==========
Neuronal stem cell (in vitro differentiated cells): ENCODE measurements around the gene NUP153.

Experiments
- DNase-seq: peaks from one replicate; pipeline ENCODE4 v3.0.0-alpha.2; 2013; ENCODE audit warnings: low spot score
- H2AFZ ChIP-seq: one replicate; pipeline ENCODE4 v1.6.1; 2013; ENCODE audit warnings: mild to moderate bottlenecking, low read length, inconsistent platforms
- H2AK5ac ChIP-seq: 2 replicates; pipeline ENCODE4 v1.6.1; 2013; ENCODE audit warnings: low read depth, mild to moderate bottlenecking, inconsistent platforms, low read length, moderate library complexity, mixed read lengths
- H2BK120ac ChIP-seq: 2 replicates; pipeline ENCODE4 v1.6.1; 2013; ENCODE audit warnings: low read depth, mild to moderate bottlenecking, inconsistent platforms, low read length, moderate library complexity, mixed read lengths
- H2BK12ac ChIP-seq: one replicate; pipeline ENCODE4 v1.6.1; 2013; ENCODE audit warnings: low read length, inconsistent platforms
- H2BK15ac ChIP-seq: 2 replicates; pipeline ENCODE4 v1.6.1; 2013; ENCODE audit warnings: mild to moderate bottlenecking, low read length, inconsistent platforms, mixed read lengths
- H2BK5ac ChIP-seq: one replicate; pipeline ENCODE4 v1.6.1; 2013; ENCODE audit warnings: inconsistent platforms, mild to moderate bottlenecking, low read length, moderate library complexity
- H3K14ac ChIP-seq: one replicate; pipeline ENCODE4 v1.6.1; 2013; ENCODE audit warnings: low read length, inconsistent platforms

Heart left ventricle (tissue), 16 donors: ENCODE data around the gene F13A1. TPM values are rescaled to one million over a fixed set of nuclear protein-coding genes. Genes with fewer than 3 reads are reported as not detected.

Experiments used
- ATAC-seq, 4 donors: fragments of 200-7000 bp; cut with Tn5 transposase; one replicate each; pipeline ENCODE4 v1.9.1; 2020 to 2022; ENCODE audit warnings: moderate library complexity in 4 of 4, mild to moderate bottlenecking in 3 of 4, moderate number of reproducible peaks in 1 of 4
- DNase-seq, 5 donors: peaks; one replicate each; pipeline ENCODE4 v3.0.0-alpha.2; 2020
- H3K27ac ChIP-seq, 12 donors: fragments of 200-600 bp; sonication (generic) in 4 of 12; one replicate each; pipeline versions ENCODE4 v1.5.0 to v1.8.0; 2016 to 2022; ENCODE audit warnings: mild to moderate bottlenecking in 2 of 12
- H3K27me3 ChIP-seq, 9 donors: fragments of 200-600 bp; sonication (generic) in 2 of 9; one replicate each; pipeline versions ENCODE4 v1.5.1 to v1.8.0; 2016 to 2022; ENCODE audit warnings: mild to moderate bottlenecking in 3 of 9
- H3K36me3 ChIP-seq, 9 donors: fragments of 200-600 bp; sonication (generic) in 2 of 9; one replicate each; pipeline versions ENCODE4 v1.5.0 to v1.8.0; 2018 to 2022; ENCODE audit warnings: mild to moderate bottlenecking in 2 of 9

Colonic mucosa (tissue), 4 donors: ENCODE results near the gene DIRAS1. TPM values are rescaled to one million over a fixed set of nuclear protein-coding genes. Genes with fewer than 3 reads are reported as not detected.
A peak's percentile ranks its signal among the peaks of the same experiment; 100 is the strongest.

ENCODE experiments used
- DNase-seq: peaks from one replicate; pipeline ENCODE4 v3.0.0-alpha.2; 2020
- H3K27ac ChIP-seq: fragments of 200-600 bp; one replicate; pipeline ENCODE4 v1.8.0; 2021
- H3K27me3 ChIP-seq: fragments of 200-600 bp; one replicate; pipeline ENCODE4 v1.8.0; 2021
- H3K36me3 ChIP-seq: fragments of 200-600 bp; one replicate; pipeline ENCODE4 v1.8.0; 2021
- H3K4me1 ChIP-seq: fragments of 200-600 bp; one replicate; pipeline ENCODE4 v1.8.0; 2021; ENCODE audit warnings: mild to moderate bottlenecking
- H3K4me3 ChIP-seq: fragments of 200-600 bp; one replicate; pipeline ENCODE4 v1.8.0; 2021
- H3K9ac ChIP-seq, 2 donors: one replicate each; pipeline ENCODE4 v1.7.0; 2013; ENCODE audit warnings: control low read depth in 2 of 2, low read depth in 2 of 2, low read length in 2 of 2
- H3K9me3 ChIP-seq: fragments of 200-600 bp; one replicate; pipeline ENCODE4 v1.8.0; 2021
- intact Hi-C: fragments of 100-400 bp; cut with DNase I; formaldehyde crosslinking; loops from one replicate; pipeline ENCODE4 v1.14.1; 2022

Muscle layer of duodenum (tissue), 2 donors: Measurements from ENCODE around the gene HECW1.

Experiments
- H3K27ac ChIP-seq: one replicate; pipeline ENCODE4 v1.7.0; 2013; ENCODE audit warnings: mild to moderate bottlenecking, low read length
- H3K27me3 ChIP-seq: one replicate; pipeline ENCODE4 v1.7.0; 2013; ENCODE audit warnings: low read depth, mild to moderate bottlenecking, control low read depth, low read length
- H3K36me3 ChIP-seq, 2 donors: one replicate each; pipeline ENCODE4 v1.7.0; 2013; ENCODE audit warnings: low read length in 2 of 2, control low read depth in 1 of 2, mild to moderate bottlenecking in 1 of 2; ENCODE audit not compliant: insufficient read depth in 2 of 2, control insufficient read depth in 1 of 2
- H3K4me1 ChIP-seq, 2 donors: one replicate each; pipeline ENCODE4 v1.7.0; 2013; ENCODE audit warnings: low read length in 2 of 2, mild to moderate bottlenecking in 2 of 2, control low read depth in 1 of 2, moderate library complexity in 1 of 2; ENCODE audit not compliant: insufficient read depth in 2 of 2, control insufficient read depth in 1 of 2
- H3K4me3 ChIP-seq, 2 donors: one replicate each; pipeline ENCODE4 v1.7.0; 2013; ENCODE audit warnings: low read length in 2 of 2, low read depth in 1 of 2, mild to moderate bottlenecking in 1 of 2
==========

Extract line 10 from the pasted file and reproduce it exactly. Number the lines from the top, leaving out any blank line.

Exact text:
- H3K14ac ChIP-seq: one replicate; pipeline ENCODE4 v1.6.1; 2013; ENCODE audit warnings: low read length, inconsistent platforms